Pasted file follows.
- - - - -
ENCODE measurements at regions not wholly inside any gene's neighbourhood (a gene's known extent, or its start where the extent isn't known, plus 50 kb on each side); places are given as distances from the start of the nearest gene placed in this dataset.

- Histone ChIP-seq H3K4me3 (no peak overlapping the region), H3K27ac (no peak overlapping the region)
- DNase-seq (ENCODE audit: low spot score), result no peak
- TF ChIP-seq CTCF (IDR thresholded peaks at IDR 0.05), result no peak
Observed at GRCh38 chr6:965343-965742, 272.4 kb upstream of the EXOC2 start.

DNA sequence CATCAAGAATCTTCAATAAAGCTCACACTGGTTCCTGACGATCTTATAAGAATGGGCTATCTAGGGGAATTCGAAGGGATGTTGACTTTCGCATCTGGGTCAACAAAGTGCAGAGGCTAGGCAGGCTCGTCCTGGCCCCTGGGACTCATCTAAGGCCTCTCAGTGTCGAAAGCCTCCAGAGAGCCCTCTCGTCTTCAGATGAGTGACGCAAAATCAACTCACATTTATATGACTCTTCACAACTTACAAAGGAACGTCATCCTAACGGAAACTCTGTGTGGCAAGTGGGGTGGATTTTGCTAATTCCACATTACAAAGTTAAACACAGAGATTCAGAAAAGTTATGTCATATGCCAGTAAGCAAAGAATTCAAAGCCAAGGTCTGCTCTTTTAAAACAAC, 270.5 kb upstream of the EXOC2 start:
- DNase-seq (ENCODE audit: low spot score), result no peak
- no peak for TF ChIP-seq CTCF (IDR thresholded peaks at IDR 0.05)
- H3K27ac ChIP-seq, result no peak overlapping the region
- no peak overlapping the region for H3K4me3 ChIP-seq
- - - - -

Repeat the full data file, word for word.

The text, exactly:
ENCODE measurements at regions not wholly inside any gene's neighbourhood (a gene's known extent, or its start where the extent isn't known, plus 50 kb on each side); places are given as distances from the start of the nearest gene placed in this dataset.

- Histone ChIP-seq H3K4me3 (no peak overlapping the region), H3K27ac (no peak overlapping the region)
- DNase-seq (ENCODE audit: low spot score), result no peak
- TF ChIP-seq CTCF (IDR thresholded peaks at IDR 0.05), result no peak
Observed at GRCh38 chr6:965343-965742, 272.4 kb upstream of the EXOC2 start.

DNA sequence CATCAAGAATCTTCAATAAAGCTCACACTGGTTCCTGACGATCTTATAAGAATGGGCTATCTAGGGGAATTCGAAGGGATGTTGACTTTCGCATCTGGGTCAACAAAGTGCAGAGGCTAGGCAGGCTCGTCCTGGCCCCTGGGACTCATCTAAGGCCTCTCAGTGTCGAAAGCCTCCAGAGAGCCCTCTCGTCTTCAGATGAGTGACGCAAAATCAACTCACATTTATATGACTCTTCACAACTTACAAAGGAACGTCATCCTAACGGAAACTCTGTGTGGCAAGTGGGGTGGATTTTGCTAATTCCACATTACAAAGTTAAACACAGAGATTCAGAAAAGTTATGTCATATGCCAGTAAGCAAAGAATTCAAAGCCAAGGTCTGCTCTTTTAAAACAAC, 270.5 kb upstream of the EXOC2 start:
- DNase-seq (ENCODE audit: low spot score), result no peak
- no peak for TF ChIP-seq CTCF (IDR thresholded peaks at IDR 0.05)
- H3K27ac ChIP-seq, result no peak overlapping the region
- no peak overlapping the region for H3K4me3 ChIP-seq